Roland Greystoke
4 months ago

After 20 years in the military, NRA training and 5 background checks, I would hardly consider myself to be a victim.
"What the liberal mind is passionate about is a world filled with pity, sorrow, neediness, misfortune, poverty, suspicion, mistrust, anger, exploitation, discrimination, victimization, alienation and injustice. Those who occupy this world are "workers," "minorities," "the little guy," "women," and the "unemployed." They are poor, weak, sick, wronged, cheated, oppressed, disenfranchised, exploited and victimized. They bear no responsibility for their problems. None of their agonies are attributable to faults or failings of their own: not to poor choices, bad habits, faulty judgment, wishful thinking, lack of ambition, low frustration tolerance, mental illness or defects in character. None of the victims' plight is caused by failure to plan for the future or learn from experience. Instead, the "root causes" of all this pain lie in faulty social conditions: poverty, disease, war, ignorance, unemployment, racial prejudice, ethnic and gender discrimination, modern technology, capitalism, globalization and imperialism. In the radical liberal mind, this suffering is inflicted on the innocent by various predators and persecutors: "Big Business," "Big Corporations," "greedy capitalists," U.S. Imperialists," "the oppressors," "the rich," "the wealthy," "the powerful" and "the selfish."

The liberal cure for this endless malaise is a very large authoritarian government that regulates and manages society through a cradle to grave agenda of redistributive caretaking."
http://www.libertymind.com/excerpt-madness_267.html

Ákos Tárkányi
4 months ago

You are right and they are right. Half-truths make one.
I wonder why the media never goes after the case, the roots and circumstances of perpetrators when such a massacre happens. There is only the outcry "ban the weapons". Why? To prevent a gunned mass resistance against a coming homosexualist dictatorship planned by the leftist liberal media and the democrats?

Vincent Gaglione
4 months ago

First of all, thank you for your service to the nation. And obviously you must be of stellar character and abilities given all the background checks which you have endured.

And, now, what’s your point?

That all the rest of us with our flaws, failures, sins, personality disorders, economic distress, menial jobs, lousy salaries, poor choices, etc., etc., etc., somehow take up space and steal good money from stellar persons like yourself?

From what you said, I think you figure that most of us are part of the group where Christ said, the poor you will always have with you. And that God orders it that way, if you give a religious bent to the views of the forensic psychiatrist whom you tout. But Christ did say to the self-satisfied, sell all that you have and give it to the poor, and come, follow me.

Given this website on which you write, I’d prefer your politics and your social order needs to be less Darwinian and redirected towards a more Christ-centered outlook, like that of the author of this artcile on which you comment.

J Jones
4 months ago

Vincent, he is quoting a book that appears to have been self-published by its author more than a decade ago and does not appear to have been reviewed by anyone in the author's field and is primarily promoted by conservative radio hosts and online blogs, etc. I know that it is a PR strategy to quote and link to these people and I am reluctant to acknowledge them. AND it is important to provide context.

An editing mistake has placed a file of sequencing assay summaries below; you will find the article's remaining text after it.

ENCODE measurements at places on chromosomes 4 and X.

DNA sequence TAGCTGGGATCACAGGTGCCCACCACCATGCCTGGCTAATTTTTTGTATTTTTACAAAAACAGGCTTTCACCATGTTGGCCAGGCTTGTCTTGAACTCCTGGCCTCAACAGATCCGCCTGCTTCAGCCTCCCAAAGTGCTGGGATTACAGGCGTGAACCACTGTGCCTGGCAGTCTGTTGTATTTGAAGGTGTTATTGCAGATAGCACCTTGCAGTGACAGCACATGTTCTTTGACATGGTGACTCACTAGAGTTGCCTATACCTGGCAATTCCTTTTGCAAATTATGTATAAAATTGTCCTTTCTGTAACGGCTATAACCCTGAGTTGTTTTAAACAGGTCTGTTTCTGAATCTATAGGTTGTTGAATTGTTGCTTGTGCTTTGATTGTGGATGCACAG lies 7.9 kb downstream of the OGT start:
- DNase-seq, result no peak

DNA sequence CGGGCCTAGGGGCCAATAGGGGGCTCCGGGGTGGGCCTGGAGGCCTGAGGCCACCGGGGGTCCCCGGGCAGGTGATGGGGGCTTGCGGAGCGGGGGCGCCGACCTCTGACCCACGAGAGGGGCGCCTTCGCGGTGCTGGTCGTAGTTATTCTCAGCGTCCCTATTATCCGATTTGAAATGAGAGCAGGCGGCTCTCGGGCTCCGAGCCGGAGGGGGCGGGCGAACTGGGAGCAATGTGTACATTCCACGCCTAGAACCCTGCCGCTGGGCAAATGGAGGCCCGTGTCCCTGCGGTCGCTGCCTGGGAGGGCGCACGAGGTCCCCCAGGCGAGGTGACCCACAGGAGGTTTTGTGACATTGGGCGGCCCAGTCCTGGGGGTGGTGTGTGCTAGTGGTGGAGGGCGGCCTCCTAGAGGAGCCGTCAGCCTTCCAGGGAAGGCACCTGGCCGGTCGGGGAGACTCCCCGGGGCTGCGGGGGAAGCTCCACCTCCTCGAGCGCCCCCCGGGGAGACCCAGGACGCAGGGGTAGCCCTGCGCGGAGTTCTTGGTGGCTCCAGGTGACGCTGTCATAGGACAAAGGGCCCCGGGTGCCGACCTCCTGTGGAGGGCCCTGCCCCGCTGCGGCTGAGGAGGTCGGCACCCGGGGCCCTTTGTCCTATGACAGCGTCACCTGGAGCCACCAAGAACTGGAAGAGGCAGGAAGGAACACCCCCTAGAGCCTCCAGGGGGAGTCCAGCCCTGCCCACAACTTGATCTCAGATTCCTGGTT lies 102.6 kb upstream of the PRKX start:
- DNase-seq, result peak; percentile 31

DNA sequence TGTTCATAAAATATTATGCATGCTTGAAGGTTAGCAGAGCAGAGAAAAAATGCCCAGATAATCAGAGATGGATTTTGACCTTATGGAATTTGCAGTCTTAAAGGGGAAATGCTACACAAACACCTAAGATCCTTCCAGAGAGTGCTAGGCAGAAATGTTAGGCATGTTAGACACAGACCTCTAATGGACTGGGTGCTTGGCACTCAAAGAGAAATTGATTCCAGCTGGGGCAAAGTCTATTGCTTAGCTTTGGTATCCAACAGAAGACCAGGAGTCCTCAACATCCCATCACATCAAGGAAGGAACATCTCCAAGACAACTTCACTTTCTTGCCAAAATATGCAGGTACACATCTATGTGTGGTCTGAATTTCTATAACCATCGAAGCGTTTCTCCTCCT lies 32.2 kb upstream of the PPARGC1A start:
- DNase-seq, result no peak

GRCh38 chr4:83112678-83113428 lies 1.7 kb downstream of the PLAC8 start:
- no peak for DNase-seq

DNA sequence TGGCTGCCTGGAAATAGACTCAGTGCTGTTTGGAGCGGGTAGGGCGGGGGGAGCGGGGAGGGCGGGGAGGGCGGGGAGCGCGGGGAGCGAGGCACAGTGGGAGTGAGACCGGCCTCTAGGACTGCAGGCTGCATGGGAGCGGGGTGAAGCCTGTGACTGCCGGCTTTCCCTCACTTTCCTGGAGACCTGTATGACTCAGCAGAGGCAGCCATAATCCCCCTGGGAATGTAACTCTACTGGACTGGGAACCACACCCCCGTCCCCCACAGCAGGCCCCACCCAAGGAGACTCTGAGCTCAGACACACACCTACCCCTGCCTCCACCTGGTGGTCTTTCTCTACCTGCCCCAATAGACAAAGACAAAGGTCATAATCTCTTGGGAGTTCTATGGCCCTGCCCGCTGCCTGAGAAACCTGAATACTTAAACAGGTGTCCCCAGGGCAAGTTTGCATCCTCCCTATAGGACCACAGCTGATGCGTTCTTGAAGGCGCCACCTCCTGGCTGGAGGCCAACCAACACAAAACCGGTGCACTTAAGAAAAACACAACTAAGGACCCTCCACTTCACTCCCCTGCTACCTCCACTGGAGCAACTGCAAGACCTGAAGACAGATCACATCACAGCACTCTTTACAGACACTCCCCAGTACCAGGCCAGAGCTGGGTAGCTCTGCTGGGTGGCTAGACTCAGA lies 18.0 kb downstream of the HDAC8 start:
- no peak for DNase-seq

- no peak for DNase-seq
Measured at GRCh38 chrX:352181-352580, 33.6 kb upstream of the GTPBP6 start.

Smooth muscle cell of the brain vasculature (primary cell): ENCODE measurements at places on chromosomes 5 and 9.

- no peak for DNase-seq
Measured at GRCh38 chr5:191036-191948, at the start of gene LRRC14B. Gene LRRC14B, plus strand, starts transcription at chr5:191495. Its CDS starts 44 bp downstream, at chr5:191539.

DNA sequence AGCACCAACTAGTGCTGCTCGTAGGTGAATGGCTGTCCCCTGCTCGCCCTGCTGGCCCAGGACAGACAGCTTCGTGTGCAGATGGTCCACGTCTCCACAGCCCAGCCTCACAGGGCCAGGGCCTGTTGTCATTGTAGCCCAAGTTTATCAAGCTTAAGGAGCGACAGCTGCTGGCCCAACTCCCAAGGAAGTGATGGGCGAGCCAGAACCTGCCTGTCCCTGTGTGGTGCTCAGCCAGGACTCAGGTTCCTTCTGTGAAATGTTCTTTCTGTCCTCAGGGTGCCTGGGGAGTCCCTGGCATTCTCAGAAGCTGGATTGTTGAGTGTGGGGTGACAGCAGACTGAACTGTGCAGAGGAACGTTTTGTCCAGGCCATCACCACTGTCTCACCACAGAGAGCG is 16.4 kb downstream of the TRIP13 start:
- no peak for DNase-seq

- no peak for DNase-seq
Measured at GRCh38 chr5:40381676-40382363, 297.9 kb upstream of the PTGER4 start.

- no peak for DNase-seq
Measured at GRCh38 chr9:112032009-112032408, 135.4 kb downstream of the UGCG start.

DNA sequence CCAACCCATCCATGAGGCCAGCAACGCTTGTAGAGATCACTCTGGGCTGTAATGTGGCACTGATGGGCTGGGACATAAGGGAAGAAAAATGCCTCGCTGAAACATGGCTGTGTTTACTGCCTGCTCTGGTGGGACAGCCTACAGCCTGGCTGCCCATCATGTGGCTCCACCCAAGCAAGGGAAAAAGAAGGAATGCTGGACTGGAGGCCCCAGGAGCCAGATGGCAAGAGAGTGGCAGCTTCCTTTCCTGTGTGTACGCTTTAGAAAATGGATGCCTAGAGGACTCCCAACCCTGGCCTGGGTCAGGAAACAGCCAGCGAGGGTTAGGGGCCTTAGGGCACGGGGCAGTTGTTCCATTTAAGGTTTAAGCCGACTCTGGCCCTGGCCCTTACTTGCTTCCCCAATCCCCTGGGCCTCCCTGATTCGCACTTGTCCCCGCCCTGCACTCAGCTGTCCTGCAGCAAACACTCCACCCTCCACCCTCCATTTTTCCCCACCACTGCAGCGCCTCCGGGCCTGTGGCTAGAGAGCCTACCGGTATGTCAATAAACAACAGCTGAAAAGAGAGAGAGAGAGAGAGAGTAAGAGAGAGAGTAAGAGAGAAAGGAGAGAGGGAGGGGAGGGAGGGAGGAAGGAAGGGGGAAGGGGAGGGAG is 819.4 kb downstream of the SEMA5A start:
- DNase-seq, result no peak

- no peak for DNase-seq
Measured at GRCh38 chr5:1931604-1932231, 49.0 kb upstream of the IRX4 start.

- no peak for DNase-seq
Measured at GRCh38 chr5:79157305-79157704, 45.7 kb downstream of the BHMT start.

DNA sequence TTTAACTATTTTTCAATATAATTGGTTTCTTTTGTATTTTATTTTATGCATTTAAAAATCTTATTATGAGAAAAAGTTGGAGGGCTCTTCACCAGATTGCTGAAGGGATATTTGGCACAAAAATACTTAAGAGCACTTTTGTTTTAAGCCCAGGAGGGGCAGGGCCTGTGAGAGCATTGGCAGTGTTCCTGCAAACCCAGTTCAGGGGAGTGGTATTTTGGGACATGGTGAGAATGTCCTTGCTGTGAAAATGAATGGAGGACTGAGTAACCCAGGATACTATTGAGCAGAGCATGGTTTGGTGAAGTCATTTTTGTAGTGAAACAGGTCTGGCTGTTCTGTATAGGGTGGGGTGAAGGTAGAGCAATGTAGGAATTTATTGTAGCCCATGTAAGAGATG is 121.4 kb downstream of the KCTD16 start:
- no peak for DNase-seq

Lisa Weber
4 months ago

Richard G. - You spend time denigrating those who have reasons to feel victimized. I am tired of men who feel they would be victimized if they were not allowed to own assault rifles with magazines that hold 500 rounds.

Judith Jordan
4 months ago

Lisa Weber---
I agree with you.
Over the years, I have watch some men do things that they thought made them macho.
I have always viewed these actions as a sign of insecurity.

There have been several peer-reviewed research done that show conservatives tend to be more frighten of things than liberals. That is one reason conservatives tend to endorse policies that minimize new influences on society such as sex education. They want huge budgets for defense even though this budget is already ballooned above what even the Pentagon says it needs.

There is some indication that there are some differences in their brains. No matter what anyone does, my brain is never going to understand calculus; and, some conservatives’ brains are always going to be more fearful of new things.

Judith Jordan
4 months ago

Roland Greystoke---
Thank you for your service.

As a lifelong liberal, I am always stunned, and sometimes amused, by what conservatives think liberals believe. Especially since I have never heard or read any liberal make these claims. When I want to understand what conservatives believe, I read articles and books by conservatives. Perhaps you should read some articles and books by liberals. Go to the source. Basic Research 101.

Since you are concerned about people being dependent on others, I suggest you research the government subsidies given to big corporations, big agriculture, and big etc. It is astounding.

I am not discussing who inflicts suffering upon whom. I am merely pointing out that big businesses, etc. are the recipients of huge amounts of subsidies from the government.

Finally, you state the liberal cure is an authoritarian government. In my 76 years, I have never lived under any president that was more authoritarian than Trump.

John Walton
4 months ago

Your desire to be a victim leads me to believe that you need some time on the couch with a good psychologist.

Mike Macrie
4 months ago

I don’t believe the Congress should impeach the President. I believe in the next Election, it’s the responsibility of the people themselves to decide what type of Country they want to live in. The next Election is the most important Election since the Elections of Abraham Lincoln and Franklin Roosevelt. The issues in this country today are as critical as the issues in those times. Do we continue down the same path of Division or are we better than this ?